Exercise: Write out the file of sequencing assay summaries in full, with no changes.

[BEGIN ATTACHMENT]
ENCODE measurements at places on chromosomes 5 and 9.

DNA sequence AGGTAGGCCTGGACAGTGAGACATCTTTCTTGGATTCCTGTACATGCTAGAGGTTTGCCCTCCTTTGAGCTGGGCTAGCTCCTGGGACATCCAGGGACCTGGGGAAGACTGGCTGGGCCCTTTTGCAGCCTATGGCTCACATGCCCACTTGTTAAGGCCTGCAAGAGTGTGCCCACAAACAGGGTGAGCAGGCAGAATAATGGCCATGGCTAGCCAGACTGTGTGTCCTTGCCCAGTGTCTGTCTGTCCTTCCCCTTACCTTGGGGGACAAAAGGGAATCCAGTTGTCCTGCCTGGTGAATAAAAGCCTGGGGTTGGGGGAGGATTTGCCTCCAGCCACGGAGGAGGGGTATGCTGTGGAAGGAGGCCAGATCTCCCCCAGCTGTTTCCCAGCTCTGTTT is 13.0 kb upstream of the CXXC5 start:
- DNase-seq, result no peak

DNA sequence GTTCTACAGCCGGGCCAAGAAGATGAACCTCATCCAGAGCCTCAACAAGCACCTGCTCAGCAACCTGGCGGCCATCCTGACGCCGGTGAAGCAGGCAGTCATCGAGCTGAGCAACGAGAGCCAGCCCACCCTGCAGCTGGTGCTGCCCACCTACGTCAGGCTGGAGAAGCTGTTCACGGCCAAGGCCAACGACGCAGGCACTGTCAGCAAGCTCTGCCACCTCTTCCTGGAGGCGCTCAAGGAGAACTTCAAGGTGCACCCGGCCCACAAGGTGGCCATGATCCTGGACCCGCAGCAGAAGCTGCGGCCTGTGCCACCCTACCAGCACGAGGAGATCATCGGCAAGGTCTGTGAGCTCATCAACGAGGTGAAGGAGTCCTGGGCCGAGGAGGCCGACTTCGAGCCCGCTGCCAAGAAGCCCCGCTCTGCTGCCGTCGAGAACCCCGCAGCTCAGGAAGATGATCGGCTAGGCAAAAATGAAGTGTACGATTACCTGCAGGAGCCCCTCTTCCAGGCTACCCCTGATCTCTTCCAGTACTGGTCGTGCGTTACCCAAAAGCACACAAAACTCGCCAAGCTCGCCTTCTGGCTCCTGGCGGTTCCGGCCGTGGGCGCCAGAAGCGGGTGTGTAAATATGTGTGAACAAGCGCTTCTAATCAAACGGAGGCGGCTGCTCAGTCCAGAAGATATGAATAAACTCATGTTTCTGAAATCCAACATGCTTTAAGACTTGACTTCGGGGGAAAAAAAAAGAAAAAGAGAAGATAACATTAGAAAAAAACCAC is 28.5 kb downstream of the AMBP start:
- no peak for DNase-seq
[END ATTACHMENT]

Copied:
ENCODE measurements at places on chromosomes 5 and 9.

DNA sequence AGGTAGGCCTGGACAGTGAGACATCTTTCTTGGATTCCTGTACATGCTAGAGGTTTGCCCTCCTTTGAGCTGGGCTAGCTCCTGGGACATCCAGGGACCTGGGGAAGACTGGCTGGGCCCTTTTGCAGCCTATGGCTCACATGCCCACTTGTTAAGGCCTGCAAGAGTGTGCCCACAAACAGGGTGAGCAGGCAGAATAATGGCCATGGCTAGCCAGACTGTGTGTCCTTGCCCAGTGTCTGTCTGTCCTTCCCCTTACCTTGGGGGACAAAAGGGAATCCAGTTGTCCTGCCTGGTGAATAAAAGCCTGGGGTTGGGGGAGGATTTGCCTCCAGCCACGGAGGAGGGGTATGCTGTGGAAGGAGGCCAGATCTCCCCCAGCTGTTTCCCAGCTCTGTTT is 13.0 kb upstream of the CXXC5 start:
- DNase-seq, result no peak

DNA sequence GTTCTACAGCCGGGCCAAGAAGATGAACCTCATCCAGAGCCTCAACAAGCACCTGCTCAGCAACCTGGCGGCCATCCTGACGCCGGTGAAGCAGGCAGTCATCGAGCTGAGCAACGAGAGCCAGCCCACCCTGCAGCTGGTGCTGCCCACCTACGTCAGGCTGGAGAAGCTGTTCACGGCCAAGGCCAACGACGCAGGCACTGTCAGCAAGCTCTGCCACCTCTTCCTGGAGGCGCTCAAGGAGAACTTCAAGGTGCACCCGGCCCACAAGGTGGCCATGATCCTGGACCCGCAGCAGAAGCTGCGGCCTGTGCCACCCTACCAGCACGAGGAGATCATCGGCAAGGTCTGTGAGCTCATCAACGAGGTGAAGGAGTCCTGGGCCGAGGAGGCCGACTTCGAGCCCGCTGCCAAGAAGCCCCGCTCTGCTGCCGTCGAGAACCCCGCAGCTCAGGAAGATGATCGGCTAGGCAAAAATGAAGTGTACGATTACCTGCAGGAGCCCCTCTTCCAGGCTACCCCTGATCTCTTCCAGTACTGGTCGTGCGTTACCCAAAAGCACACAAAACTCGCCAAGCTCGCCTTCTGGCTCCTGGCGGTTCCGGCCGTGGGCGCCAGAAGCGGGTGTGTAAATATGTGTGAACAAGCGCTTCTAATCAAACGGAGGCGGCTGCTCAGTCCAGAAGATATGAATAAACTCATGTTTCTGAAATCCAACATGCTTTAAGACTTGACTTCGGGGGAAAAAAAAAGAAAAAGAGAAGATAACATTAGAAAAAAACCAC is 28.5 kb downstream of the AMBP start:
- no peak for DNase-seq